Mother Teresa declared a saint by the Catholic Church

Mother Teresa knew she wanted to become a Nun at age 12.

Credit: Courtesy of [Flickr/India7 Network]

Mother Teresa knew she wanted to become a Nun at age 12.

Kendall Bulleit, Editor-in-Chief

On Sunday morning, September 4,  Mother Teresa of Calcutta was declared a saint in a Canonization Mass held by Pope Francis. Mother Teresa was well-known around the world, well before receiving the title of a ‘saint’, due to her work devoting her life in India helping the poor.

She founded the Missionaries of Charity, a Roman Catholic religious congregation who runs homes, clinics, kitchens, programs, orphanages, and schools for “the poorest of the poor” in 133 countries, and has devoted her life to working and training new sisters in the congregation. The Catholic Church also credits Mother Teresa with having performed two miraculous cures of the sick throughout her lifetime.

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In the Canonization Mass, Pope Francis explained the process of becoming a saint and the qualifications that one must have, declaring Mother Teresa as “the saint of the gutters.” Thousands of people cheered as her canonization was announced in Saint Peter’s Square in the Vatican City before the Pope was even finished.

 

Throughout the Mass and celebration of canonization, a huge portrait of Mother Teresa hung from St. Peter’s Basilica as Pope Francis delivered his homily, in which he praised Mother Teresa greatly.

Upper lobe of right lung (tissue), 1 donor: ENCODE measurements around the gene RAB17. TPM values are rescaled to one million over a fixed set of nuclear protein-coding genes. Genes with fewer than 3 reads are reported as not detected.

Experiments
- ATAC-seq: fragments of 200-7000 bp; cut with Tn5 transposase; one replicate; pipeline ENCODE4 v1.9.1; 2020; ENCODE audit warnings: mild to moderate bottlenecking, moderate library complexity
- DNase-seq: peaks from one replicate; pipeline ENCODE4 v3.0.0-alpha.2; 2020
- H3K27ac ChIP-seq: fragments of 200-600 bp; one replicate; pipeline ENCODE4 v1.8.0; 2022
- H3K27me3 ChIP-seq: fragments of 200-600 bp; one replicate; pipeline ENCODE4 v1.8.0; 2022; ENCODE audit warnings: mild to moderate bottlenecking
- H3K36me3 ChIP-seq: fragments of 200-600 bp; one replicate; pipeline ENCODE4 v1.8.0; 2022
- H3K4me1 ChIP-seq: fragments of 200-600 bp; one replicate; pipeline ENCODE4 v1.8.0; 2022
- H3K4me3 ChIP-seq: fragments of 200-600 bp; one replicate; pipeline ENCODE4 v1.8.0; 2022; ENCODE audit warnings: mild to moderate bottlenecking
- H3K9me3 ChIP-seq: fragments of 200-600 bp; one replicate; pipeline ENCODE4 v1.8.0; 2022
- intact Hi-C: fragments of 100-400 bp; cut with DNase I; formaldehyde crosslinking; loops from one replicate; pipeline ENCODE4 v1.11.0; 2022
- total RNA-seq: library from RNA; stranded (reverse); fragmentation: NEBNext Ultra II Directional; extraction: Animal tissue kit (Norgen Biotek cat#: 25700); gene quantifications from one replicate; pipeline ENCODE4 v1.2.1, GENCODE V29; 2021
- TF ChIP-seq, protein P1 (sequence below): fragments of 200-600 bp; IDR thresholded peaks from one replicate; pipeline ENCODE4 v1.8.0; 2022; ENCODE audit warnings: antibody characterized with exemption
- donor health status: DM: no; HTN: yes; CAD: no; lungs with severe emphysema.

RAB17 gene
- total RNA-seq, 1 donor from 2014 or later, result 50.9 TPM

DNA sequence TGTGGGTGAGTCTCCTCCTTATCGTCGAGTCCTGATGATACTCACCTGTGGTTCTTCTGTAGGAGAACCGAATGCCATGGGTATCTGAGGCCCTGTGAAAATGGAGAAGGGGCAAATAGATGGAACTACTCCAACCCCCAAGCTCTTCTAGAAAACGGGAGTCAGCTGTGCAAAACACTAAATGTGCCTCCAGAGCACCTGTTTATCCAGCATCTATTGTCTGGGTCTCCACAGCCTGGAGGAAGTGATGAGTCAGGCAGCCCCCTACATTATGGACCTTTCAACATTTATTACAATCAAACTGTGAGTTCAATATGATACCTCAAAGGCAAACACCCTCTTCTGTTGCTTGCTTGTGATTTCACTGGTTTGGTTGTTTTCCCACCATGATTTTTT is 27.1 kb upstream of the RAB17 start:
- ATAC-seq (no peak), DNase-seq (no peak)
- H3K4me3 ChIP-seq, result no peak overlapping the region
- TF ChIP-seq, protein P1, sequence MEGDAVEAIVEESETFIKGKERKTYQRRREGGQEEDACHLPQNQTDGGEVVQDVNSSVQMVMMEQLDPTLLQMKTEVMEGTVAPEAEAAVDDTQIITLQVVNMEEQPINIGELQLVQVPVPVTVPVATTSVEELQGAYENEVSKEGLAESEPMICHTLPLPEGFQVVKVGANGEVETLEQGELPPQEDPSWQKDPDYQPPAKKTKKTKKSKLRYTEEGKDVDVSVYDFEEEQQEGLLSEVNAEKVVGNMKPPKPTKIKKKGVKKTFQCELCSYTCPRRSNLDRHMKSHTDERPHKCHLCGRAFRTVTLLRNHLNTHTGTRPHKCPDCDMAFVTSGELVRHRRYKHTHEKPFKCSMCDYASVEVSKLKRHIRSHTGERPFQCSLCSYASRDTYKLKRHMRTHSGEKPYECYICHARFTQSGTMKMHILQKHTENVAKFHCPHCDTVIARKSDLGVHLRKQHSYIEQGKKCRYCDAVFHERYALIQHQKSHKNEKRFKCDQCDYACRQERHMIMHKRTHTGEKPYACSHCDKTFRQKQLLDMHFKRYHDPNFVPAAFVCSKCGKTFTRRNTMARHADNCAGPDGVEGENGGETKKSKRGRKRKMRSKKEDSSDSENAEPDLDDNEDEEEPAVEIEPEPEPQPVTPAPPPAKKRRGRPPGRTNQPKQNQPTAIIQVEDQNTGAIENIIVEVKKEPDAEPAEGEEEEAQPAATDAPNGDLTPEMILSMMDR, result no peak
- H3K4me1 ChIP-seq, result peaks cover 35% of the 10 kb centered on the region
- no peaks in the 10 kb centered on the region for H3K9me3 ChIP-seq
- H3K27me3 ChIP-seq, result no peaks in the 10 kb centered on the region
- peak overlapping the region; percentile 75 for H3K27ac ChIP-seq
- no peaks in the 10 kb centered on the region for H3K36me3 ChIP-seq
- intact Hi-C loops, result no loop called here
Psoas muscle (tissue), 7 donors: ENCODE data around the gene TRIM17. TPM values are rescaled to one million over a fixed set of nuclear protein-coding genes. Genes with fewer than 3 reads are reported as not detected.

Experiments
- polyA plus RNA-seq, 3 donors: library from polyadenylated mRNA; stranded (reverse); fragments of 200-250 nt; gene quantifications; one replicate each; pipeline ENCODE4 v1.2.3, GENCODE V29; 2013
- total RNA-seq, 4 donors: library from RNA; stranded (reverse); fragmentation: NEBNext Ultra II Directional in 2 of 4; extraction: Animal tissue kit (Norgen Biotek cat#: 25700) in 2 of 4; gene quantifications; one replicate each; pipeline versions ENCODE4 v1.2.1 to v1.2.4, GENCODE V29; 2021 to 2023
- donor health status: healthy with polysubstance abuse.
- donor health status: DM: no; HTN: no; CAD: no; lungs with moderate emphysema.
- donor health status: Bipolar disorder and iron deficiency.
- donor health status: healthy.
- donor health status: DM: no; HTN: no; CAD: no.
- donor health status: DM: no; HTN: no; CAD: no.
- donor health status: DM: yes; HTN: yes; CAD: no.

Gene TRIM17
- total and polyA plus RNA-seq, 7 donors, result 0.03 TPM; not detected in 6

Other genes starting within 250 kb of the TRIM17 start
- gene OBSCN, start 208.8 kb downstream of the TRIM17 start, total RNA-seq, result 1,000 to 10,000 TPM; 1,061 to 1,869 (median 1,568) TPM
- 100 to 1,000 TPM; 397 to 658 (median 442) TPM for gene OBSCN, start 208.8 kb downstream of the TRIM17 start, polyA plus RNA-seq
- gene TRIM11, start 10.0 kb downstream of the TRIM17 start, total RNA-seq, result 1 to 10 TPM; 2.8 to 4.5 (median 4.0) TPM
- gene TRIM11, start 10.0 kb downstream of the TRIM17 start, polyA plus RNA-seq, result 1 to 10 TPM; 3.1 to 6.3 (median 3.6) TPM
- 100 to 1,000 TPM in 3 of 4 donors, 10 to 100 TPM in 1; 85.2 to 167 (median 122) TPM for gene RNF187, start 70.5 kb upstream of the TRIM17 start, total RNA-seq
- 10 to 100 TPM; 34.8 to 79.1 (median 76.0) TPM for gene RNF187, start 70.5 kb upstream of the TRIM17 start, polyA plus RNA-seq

Pope Francis claimed, “Mother Teresa, in all aspects of her life, was a generous dispenser of divine mercy, making herself available for everyone through her welcome and defense of human life, those unborn and those abandoned and discarded.”

Her official title in the Church is now Saint Teresa of Calcutta. Although the official name of the city was changed to Kolkata, rather than Calcutta, in 2001 to match the Bengali pronunciation, the Catholic Church still recognizes Saint Teresa of Calcutta when referencing Mother Teresa.

 

Saint Teresa of Calcutta greatly impacts the community at Academy, as well as the Catholic community as a whole. Although she passed away in 1997, she is considered to be a modern saint in society, acting as a figure for people around the world to look up to.  

 

Senior Lindsay Calka explains that “at this time in history, we need a little hope and being reminded of Mother Teresa and her message is really important. It serves as a little wake up call that a saint walked on this Earth at the same time we thought it was being controlled by suffering and terrorism.”

Saint Teresa’s memory still lives on just as strongly as if she were alive. Today’s teenagers, who were born and grew up after her death, are still very familiar with her life’s work through the Missions of Charity and the humility that she maintained through her fame.  

 

Junior Gillian Garcia remarks, “I remember growing up and hearing all these stories of her helping out and devoting her life to help the extremely poor people around the world, not even realizing that she had already passed away until I was much older.”

 

Along with the Missions of Charity carrying out her work and expanding their involvement in many countries that refused help at first, the Catholic Church now more than ever pushes people to follow Saint Teresa of Calcutta’s lead of helping the poor in whatever way is accessible.